As described above, true to my nature, I took creative action on my CAP from an intuitive place, and now I will double back and conduct a survey of the literature to explore outside my inner wisdom. The review of literature examined within three conversational enclaves. These enclaves are areas that I have either been studying for years or brought to my attention within courses in my doctoral program. Finding ones’ purpose with the soul and spiritual that includes quantum physics and exercises that may or may not discuss the workings of the soul and spirituality directly, but for which have a direct linkage, will be the first enclave, because it is the overarching topical area of my CAP. The second enclave will Archetypical Psychology and Archetypes as a way to embody the imaginal to find ones’ path in life. Finally, since all of the participants either work or worked or have a graduate degree, as well, the last enclave fed into my impending dissertation and included a review of how, or if, or where the soul is alive within a higher education context.
For the past 30 years, I have had a relatively successful career. Being of service and approaching my work with the attitude of adding value–but the yearning for something more, something else, never ceased. As mentioned throughout The Soul Project: Evoking an Ensouled Life blog, I came to, if possible, further treasure the work of Thomas Moore. His work was my first introduction to the workings of the soul, but the extent to which it would affect my life has become increasingly clear–the reverence is palatable. It wasn’t until I entered my doctoral program that others work on the soul was recommended or part of our required reading list. Some of these names are Jean Houston, Peggy Rubin, Robert Sardello, Parker Palmer and others. Entering my doctoral program, I had a reasonably strong sense looking over the requirements of the program, that my Creative Action Project (CAP) and dissertation would be on the soul; and that the CAP would support my dissertation. It wasn’t until I was at least a year into my coursework when my professor Melissa Swartz shared that when the CAP was first designed that hope was (not expected) that the CAP would in some way feed or assist our dissertations–I felt aligned with the original goal for the CAP.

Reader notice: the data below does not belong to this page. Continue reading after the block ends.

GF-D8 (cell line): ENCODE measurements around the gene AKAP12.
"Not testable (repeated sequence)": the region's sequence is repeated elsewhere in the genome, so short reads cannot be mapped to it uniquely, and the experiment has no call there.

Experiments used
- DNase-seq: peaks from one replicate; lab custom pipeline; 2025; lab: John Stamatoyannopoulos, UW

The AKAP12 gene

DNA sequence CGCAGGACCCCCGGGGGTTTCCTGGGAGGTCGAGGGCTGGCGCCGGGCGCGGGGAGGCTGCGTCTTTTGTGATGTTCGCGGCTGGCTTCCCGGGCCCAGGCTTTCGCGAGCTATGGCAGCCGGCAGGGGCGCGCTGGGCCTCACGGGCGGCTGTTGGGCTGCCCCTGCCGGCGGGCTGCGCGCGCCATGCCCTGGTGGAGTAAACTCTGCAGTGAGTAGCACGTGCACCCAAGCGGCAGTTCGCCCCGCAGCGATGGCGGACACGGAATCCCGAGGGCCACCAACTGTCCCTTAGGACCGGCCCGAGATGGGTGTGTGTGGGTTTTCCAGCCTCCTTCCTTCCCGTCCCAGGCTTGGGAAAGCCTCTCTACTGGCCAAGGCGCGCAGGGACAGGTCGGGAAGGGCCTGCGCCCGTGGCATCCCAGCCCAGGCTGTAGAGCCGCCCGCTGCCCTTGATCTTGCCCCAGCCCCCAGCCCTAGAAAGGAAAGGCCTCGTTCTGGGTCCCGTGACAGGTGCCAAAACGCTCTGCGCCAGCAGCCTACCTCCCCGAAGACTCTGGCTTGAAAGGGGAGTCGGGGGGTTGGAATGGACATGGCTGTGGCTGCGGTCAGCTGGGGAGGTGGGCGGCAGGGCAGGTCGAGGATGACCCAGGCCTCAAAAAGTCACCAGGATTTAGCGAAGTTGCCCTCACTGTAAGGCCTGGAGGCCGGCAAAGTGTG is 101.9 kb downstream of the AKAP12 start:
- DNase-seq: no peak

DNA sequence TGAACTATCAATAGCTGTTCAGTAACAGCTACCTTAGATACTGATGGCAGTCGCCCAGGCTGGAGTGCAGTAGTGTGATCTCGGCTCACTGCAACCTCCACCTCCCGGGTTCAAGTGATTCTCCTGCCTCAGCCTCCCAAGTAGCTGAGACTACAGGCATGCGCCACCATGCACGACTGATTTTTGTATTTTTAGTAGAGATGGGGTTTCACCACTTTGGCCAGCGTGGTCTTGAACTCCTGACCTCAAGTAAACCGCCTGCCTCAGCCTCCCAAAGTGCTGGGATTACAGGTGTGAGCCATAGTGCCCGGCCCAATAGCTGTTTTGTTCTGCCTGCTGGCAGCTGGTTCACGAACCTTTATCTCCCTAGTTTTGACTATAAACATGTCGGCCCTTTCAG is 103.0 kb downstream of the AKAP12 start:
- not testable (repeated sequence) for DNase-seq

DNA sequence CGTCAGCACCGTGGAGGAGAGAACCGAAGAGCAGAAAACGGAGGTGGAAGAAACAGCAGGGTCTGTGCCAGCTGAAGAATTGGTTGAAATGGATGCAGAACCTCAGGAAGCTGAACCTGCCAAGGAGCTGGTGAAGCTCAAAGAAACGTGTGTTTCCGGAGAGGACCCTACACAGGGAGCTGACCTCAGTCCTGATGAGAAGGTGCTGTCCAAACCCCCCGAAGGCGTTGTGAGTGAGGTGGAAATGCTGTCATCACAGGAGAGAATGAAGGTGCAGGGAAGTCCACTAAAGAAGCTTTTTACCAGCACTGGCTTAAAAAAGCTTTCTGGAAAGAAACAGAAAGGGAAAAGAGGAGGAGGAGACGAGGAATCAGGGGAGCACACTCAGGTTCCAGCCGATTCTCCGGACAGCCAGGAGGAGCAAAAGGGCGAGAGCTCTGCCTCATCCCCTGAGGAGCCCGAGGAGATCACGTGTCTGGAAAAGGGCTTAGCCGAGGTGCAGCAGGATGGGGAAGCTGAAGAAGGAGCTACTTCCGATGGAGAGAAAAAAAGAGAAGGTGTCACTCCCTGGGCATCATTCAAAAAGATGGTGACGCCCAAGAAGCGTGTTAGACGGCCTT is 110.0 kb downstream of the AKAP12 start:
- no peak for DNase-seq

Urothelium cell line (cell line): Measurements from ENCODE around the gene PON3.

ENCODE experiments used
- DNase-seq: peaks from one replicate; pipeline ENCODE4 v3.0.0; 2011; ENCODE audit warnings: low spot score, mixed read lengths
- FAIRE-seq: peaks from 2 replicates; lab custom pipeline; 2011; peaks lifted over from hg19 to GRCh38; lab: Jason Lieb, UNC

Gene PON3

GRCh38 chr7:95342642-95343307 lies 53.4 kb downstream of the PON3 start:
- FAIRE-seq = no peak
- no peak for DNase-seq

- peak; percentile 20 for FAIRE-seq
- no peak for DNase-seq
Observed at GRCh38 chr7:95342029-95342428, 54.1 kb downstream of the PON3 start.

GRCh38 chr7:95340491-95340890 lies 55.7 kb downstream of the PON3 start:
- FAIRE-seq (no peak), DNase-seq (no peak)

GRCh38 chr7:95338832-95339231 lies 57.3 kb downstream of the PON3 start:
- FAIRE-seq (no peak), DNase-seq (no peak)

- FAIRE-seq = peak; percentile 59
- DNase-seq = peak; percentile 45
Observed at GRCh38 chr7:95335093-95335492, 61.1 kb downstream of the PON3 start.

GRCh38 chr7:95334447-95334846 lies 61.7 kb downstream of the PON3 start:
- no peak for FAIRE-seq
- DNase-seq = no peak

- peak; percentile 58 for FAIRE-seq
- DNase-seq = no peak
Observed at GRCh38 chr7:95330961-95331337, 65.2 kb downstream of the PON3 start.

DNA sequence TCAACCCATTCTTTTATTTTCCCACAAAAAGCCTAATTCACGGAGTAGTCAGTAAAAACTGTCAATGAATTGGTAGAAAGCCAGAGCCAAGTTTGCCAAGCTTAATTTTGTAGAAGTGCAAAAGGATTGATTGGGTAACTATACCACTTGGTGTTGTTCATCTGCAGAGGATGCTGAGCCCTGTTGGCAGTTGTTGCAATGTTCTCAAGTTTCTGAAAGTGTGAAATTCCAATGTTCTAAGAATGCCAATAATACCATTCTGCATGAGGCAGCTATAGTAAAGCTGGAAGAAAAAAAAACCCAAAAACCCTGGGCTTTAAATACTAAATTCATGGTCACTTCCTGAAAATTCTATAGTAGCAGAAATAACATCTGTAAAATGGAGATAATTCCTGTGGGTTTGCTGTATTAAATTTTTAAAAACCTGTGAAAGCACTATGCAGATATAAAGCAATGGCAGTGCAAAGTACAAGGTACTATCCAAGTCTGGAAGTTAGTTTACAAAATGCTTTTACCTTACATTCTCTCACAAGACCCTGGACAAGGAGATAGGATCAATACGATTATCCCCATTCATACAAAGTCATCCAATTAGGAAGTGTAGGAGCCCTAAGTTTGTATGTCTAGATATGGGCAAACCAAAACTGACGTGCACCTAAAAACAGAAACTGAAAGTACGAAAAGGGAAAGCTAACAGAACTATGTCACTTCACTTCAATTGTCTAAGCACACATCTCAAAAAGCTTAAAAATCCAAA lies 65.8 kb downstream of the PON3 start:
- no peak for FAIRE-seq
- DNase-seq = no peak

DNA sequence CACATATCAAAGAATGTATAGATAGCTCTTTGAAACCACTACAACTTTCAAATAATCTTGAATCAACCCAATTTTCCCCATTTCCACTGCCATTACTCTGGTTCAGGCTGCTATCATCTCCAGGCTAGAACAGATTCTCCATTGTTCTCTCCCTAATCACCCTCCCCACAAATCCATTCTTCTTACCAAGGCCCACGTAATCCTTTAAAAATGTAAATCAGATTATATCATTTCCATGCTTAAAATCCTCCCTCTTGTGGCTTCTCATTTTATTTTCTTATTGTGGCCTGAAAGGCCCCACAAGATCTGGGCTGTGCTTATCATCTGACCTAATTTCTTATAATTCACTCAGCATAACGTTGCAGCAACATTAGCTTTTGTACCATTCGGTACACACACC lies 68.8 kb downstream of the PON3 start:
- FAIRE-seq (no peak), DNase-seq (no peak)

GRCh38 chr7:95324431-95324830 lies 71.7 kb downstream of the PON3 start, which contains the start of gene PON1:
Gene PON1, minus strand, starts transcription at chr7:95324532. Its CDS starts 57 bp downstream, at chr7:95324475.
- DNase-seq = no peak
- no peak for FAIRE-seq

What has not been captured, which I intend to gather and learn from, is the work of Aftab Omer and his life’s work as it relates to the soul within an organizational context. There are others namely the work on integral leadership and spirituality Ken Wilbur has produced.
There is, it seems to me, a constant feeling I suspect most doctoral students experience that of not having learned enough, read enough, or sufficiently explored the topic of their study, or fear they have retained little if anything at all. This feeling not lost on me, for my research is on the soul which never ceases to call and beckon us further along our roads of discovery.
I feel both incredible gratitude for this unanticipated journey of my doctoral studies and remind myself to stay open to the learning yet to come.